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21st Century Anthropology Conference

24 May, 2007

I don’t necessarily think the role of a blog like this is to advertise conferences and such things but the description of this upcoming conference in touches on a number of points that have been raised on this blog recently, including the questions of anthropologists acting as public intellectuals. Of central importance here is how anthropological insights can be applied (i.e. communicated) in broader contexts beyond the discipline. Not surprisingly the conference features a keynote address by Thomas Hylland Eriksen, as well as Akhil Gupta.

Here’s the description:

21st Century Anthropology: Global Process and Power

28 – 29 June 2007
Rhodes House
University of Oxford

As an academic discipline, Anthropology is equipped for a thorough understanding of the increasing frictions and problems in today’s shrinking world. Its ethnographic approach and historical awareness provide for a thick interpretation of the interweaving of causalities that spark clashes or power abuses. And yet this perception and meticulousness does not inform the broader ‘ecology of ideas’ that influences both public opinion and governmental policy makers. While many anthropologists are involved in agencies and foundations with hands-on projects or policies, our discipline has not made the major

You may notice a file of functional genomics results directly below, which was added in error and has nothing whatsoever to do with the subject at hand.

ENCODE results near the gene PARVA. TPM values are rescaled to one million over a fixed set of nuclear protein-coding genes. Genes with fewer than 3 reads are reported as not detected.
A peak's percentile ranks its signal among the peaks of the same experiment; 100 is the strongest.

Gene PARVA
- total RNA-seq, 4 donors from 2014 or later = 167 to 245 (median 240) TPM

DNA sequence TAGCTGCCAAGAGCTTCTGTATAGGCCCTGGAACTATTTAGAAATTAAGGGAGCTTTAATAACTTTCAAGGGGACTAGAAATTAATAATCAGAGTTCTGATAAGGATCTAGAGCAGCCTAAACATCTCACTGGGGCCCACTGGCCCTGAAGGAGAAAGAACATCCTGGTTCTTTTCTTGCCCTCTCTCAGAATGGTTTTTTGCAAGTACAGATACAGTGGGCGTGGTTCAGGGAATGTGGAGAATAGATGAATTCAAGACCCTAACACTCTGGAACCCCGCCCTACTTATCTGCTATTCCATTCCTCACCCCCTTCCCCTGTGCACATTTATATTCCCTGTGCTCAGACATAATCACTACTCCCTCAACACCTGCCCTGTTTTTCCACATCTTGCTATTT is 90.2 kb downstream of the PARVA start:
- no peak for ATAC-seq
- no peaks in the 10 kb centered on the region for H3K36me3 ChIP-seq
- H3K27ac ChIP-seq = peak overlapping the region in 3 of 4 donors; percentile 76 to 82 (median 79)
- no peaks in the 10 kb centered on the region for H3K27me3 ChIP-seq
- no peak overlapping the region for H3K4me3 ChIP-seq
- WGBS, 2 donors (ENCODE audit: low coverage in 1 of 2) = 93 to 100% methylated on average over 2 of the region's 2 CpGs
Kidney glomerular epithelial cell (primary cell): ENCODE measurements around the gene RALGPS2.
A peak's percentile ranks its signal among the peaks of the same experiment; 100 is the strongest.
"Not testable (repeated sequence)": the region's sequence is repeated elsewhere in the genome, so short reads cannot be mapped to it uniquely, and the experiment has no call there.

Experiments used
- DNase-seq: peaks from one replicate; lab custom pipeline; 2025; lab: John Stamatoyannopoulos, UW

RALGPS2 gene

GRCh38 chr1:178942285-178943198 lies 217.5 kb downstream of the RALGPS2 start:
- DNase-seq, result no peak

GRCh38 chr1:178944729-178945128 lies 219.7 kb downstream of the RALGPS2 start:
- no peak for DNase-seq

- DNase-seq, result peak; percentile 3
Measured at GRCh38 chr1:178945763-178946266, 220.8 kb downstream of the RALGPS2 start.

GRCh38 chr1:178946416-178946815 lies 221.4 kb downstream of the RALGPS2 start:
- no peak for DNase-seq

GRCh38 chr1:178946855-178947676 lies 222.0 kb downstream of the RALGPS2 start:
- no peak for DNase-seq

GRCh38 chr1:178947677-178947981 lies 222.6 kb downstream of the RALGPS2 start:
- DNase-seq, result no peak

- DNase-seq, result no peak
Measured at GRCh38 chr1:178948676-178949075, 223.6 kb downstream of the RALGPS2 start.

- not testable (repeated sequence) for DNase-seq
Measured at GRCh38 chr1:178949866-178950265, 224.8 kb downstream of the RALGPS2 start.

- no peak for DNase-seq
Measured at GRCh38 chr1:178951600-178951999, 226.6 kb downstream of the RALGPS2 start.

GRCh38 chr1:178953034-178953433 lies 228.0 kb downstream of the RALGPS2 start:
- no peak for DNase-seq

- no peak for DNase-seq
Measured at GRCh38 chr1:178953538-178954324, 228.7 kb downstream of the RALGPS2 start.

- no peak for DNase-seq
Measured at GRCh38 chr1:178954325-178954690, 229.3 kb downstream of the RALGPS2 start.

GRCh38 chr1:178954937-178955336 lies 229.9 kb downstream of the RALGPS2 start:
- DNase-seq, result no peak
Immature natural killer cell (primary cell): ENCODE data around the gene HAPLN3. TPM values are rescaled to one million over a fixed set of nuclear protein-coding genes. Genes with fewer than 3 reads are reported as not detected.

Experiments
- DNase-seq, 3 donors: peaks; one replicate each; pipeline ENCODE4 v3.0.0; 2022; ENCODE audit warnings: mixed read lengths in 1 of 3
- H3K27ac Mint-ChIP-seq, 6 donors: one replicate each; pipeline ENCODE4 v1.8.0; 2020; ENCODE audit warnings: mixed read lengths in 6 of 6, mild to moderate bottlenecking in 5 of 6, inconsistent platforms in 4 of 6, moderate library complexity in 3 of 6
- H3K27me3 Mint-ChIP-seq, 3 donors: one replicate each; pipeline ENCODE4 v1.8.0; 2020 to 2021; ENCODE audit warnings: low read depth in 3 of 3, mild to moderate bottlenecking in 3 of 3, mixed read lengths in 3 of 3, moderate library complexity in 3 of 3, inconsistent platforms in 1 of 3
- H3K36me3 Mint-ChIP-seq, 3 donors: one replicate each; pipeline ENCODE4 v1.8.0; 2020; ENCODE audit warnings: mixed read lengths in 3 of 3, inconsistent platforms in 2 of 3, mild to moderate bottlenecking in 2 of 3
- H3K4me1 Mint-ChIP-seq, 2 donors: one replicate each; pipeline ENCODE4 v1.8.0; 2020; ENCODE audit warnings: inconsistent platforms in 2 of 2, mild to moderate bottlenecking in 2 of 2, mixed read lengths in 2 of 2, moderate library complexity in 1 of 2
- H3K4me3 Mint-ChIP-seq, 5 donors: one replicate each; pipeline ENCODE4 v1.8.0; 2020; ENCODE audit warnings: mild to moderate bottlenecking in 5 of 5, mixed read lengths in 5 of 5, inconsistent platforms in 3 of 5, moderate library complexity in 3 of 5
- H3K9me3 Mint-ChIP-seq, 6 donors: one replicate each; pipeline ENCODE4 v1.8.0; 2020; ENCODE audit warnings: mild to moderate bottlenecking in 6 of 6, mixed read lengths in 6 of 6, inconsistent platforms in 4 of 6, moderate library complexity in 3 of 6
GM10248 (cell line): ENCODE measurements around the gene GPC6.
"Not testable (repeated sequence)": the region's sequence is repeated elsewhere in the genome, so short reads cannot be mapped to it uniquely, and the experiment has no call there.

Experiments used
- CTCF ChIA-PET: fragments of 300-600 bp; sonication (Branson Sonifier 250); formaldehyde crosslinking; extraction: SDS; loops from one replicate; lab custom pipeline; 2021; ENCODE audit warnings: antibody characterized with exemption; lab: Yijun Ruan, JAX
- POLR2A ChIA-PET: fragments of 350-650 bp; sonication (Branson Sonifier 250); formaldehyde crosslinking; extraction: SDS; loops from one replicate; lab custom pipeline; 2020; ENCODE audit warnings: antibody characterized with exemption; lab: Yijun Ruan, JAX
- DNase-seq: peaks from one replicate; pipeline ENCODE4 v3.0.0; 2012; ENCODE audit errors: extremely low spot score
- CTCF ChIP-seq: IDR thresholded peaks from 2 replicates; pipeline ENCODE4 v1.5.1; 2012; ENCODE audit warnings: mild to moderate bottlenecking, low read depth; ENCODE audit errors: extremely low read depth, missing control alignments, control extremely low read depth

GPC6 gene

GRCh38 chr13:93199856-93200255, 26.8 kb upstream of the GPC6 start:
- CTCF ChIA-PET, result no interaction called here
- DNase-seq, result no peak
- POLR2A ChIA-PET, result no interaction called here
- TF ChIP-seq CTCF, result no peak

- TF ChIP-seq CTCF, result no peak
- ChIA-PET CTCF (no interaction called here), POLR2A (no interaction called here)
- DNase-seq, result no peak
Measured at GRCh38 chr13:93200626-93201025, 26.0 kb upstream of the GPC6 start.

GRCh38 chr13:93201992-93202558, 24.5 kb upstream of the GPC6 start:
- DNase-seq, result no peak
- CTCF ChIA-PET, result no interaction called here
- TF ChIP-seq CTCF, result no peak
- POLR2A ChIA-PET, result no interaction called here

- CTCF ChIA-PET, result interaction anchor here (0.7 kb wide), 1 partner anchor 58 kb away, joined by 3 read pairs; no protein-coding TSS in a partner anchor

contributions its intellectual power calls for. It is still easy for powerbrokers to ignore reports that few people are aware of.

This conference is a platform for a dialogue about ways in which anthropological research on current global conflicts can engage a world of asymmetric power relations. Mediating understandings may offer an opportunity for a rich dialogue that could reduce tensions and apprehensions. It is not simply about writing
popular books, but rather about engaging in a comprehensible dialogue with other disciplines and perspectives.


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